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Kenya Athletes' "Doping" Risks Participation

FILE: In this representative illustration, runners compete at the start of the Nairobi marathon in Nairobi, Kenya, October 30, 2016.

A top Athletics Kenya official even warned that the nation was at risk of an international ban, with 25 athletes hit with "doping" sanctions and 19 active cases pending in 2022 alone despite renewed efforts to stamp out the scourge.

"Right now we're in the intensive care unit," said Athletics Kenya official Barnabas Korir, warning the country was moving precariously close to joining Russia as a sporting pariah.

"At this rate Kenya may not survive this year. The writing is on the wall: Kenya is facing a ban and its athletes will not be able to compete internationally," Korir told AFP.

Most of those suspended or banned for violating Athletics Integrity Unit (AIU) anti-doping rules this year are involved in road and marathon running, where the huge prize money up for grabs has helped fuel the corrupt practice.

Among the top names are 2021 Boston marathon champion Diana Kipyokei and marathon and mountain racer Mark Kangogo.

The AIU said last month that 10 Kenyan athletes had tested positive in 2021-22 for triamcinolone acetonide, which was still allowed in some forms last year before being banned in January.

Two popular drugs of choice are Norandrosterone and triamcinolone acetonide -- the latter is used for weight loss, muscle building and endurance and has long been part of doping in cycling.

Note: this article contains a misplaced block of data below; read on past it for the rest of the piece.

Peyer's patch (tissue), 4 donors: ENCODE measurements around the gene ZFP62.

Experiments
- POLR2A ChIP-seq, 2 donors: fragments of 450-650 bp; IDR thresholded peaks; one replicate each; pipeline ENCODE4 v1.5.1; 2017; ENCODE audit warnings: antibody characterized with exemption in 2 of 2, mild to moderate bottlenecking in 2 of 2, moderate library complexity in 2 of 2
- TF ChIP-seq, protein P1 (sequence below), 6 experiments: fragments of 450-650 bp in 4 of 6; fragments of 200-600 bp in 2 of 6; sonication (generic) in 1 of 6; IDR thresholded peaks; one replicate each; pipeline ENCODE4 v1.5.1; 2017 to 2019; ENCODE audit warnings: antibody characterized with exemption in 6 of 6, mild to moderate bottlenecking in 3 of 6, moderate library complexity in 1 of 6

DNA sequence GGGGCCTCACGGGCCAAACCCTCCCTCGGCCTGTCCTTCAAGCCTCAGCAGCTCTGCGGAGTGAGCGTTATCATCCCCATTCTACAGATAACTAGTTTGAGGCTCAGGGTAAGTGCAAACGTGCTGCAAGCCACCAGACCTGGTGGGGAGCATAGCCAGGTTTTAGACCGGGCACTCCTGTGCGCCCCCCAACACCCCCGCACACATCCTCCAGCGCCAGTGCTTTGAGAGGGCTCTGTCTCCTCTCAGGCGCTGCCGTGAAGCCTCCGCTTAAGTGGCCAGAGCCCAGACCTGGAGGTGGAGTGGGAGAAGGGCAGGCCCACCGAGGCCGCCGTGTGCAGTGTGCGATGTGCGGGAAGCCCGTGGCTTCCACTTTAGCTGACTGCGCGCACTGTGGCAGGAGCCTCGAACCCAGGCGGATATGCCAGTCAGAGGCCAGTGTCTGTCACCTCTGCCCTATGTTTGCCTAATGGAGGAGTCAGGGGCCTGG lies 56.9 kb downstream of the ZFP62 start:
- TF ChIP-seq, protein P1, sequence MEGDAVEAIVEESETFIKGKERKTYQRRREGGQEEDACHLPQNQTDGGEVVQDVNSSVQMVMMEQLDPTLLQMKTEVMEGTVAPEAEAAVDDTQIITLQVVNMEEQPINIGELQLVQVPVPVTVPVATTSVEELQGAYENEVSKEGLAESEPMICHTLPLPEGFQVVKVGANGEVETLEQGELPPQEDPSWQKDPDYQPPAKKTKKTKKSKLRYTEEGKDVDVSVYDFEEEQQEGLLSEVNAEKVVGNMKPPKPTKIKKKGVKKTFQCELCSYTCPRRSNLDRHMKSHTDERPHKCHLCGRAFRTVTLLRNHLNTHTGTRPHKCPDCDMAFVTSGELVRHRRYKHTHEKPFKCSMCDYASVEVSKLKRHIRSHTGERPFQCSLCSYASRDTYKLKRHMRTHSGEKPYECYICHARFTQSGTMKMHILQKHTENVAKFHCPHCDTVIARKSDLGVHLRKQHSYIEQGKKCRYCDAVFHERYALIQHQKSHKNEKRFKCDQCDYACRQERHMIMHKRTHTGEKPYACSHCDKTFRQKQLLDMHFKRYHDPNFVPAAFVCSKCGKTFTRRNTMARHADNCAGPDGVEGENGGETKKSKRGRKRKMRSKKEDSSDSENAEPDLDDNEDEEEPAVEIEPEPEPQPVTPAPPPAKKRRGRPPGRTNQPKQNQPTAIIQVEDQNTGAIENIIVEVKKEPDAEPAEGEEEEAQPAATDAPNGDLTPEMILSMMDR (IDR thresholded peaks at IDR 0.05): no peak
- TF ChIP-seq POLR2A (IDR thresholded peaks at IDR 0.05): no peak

Anti-Doping Agency of Kenya (ADAK) head Sarah Shibutse attributed the surge in cases in part to the long Covid-enforced lull in competitions that left runners idle.

Shibutse noted that many Kenyan athletes come from poor backgrounds, and rely on their sport to earn livelihoods for themselves and their extended families.

And when races finally resumed after the lifting of pandemic restrictions, competition was stiff, Shibutse said in an interview with AFP.

"This gave quite a number of them the impetus that 'I would rather dope so that I can participate in these competitions and win, than just say that I have trained enough and my talent will get me there'."

She also blamed agents, coaches and managers for pushing the athletes too hard to succeed and make up for their own lost earnings.

According to the AIU, a total of 138 Kenyan athletes across all sports had tested positive for prohibited substances between 2004 and August 2018.

Rita Jeptoo, a multiple Chicago and Boston marathon winner, and Jemima Sumgong, who won the Rio Olympic title in 2016, were among those banned for taking the bloodboosting Erythropoietin (EPO).

And in 2019, Asbel Kiprop, the 2008 Olympic and three-time world 1500m champion, was given a four-year ban after testing positive for the drug.

"We've been doing a good job getting Kenyan dopers using other substances like steroids, EPO and blood doping," AIU head Brett Clothier said in a recent television interview.

"But there's an attempt to evade detection by using a substance that can be used therapeutically with the right medical excuse," he added.

"Fortunately with our intelligence, in assistance with our local partner in ADAK, we've managed to get on top of this quickly and discovered what was going on."

Last month, Athletics Kenya unveiled a raft of measures including tightening registration rules at training camps for agents, support staff and clinical officers -- those who administer medication.

Kenya's new Sports Minister Ababu Namwamba has promised to move with haste and start cleaning up the mess.

But in an editorial last month headlined "Slay the doping dragon", Kenya's leading newspaper the Daily Nation lamented: "The spiralling cases appear to be a mockery of the efforts."